I could read before I started kindergarten and my parents pulled me out of school and homeschooled me, and it was fantastic for me. Meeting the standards I needed to meet for each grade level was so easy we hardly even needed a lesson plan for it, and then we could go beyond and explore whatever I was interested in studying. They had me reading at my actual reading level and they gave me the challenges I needed in other subjects, and it was 1 on 1 instruction time which was invaluable. Homeschooling is obviously not feasible for all families, but if it might be feasible for yours, I'd strongly recommend you look into it. There are many more resources now for homeschoolers than there were 20 years ago.
posted by treehorn+bunny at 4:02 PM on January 23, 2013 [5 favorites]


Do you think she'll need an IEP at the school district she's switching to? If not, I don't know if it's worth the bother of getting one. Schools have so many days to reply to your requests, so many days to set up a meeting, etc. It can be a very slow process, if the district isn't motivated.
posted by The corpse in the library at 4:13 PM on January 23, 2013


Sped teacher with 15+ years of experience here (as well as parent to one gifted kid and another with ADD), I'm now an educational consultant.

Unfortunately, kids who are gifted are not covered under IDEA in most states. In other words, your daughter probably will not qualify for special education or any special teaching because of her higher ability level. It just won't happen. You can request meetings, hire a consultant, rage against the machine because she's bored out of her mind (and believe me, I lived this nightmare and now have a fabulous daughter who got a full ride to an Ivy), but you're not going to be able to force the school to give her the education she deserves. Which sucks. But you need to face that it's your reality.

She will qualify for an IEP with a primary health diagnosis of ADD; but that's not going to address her not being challenged.

What I would strongly suggest you do is to consider alternative schooling methods: homeschool, private school, or at the very least, consider having her moved up a grade, depending on her cutoff age and her maturity level. It works for some kids, not all.

I really do hate that my advice seems so negative, and it really sucks that gifted and talented kids get short-changed by the system. So you need to think outside the school to give her the education she deserves.
posted by kinetic at 4:15 PM on January 23, 2013 [17 favorites]


Oh, yeah, I was just thinking of this from the behavioral side. That's how she's going to get services, if any.
posted by The corpse in the library at 4:19 PM on January 23, 2013


I have an eight-year-old in much the same boat (only he has sensory processing disorder and a motor skills delay + verbal, reading and math skills years above his grade level).

We tried public school. We tried private school.

We are homeschooling.

It's definitely not my favorite solution for this problem -- I really, really, for personal / career reasons, wanted to go back to work full time the minute this kid hit kindergarten -- but it's working out for us for the time being, and my kid is happier and less anxious than he's been in years. And no, he's not terribly lonely (even though he's an only child) and I haven't torn all of my hair out (yet).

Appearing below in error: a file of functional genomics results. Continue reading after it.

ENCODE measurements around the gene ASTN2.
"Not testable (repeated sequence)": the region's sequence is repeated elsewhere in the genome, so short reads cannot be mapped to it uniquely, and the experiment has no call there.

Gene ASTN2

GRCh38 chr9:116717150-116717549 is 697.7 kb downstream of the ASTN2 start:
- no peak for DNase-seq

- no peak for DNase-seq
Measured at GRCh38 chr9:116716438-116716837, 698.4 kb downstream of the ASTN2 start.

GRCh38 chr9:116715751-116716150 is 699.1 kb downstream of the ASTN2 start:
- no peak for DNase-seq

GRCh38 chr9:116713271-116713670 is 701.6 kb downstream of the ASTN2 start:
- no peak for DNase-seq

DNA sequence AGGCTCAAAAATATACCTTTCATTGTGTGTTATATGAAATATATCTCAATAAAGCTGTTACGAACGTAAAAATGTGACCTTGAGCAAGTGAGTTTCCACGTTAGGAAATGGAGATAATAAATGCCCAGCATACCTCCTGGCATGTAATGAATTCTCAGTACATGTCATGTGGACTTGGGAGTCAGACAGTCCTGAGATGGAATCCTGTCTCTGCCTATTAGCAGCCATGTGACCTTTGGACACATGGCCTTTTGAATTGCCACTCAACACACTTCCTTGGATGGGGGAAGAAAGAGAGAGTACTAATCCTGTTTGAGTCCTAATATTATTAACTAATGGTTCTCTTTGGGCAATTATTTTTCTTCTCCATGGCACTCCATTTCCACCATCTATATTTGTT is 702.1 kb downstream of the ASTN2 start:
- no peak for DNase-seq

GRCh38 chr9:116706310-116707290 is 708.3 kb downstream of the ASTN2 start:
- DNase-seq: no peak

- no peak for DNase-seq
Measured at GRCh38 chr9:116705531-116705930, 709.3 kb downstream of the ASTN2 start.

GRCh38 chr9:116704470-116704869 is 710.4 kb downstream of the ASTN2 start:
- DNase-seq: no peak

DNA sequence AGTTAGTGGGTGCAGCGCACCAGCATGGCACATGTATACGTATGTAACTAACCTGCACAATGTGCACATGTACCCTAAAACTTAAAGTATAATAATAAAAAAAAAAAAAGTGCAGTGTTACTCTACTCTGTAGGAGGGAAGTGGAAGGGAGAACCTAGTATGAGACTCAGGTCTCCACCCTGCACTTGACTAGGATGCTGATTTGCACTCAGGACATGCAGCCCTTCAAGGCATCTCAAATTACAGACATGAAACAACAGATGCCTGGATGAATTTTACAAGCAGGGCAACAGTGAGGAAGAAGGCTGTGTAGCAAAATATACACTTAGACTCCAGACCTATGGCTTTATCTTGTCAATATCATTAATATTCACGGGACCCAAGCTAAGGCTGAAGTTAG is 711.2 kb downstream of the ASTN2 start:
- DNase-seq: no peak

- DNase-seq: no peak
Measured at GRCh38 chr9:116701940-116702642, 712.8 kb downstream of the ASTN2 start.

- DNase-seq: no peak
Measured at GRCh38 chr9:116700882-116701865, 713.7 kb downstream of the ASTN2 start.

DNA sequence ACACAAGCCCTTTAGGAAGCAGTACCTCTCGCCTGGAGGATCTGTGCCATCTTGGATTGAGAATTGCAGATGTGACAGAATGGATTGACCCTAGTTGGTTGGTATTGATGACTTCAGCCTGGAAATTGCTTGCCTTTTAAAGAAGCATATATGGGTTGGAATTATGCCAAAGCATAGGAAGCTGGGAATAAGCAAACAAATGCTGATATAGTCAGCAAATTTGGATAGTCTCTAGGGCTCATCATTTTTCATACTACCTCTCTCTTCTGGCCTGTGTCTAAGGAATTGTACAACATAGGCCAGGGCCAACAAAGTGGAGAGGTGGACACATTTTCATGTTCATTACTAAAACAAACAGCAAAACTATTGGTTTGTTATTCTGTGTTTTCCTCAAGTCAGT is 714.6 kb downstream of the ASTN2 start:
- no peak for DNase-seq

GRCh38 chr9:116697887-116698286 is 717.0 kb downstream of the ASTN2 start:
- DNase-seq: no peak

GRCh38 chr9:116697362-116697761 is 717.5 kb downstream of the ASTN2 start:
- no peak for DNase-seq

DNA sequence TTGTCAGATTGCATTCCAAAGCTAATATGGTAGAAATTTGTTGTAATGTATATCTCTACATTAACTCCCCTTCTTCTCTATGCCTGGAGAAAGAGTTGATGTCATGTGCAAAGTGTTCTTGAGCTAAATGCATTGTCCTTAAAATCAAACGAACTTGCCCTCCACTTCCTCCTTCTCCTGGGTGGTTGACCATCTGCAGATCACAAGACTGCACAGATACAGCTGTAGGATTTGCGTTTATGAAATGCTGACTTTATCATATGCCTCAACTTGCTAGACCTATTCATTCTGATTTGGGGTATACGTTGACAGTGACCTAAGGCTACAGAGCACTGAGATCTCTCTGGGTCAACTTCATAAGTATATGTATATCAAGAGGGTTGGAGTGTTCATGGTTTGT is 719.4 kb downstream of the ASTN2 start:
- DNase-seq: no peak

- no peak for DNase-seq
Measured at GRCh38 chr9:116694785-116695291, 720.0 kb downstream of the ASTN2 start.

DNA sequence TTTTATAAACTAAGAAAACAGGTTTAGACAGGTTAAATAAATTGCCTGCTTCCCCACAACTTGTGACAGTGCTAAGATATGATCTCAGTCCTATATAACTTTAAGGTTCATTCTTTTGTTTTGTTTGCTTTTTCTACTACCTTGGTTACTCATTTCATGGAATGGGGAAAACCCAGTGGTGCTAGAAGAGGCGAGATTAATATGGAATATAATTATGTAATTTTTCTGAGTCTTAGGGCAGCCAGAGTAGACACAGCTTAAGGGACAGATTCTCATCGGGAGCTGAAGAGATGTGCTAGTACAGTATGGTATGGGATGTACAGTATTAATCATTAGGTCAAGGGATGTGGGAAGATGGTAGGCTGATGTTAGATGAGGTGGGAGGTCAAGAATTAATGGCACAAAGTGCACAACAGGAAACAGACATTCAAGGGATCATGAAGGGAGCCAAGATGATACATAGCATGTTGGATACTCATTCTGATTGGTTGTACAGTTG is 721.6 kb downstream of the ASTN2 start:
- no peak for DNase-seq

I'm not so sure I would have taken the plunge if my kid did not also have a food allergy, and if said allergy had not been handled really, really shockingly badly last year by certain people at the private school we were paying way too much money for. (Once a well-regarded school has risked your kid's life more than once for stupid reasons, you start to rethink school as a thing altogether, let me tell you.) It was really a rock-and-a-hard-place decision and I was halfway ready to sell our house at a loss in desperation to get us into a different public district if it didn't work out. But it really has been working out, much much better than I expected it to. I'm not perfect at this teaching-my-own-kid gig, but my kid is learning about stuff he's really interested in, and he's not bored all day, and he's also getting appropriate support (with the help of a private occupational therapist we see) for his special needs.

And seriously, his stress level has decreased so much that his physical health has improved. He has been struggling with being underweight for his age for years, and he used to be so anxious and distracted at school all day that he would often entirely forget to eat lunch. He also wasn't sleeping well because of school stress. Now he gets plenty of sleep, and gets plenty to eat, and gets lots of exercise (thanks to lots of free play and bike riding outside, and a twice-a-week swimming class), and he's gained (healthy) weight and shot up more than an inch so far this year. Everyone who sees him lately (even the parents of his old school friends who think we are crazy for homeschooling) remarks on how much healthier and happier he looks.

I know not everyone can do homeschooling, though (it's honestly a big strain on us to do it), so if it's not for you then I hope you can find a good place for your daughter. Right now, in your current situation, I would focus on making sure she has a strongly written IEP for ADHD accommodations in the classroom (which she should be legally entitled to with her medical diagnosis) and also plenty of opportunities for challenge and enrichment outside of school.
posted by BlueJae at 5:11 PM on January 23, 2013 [1 favorite]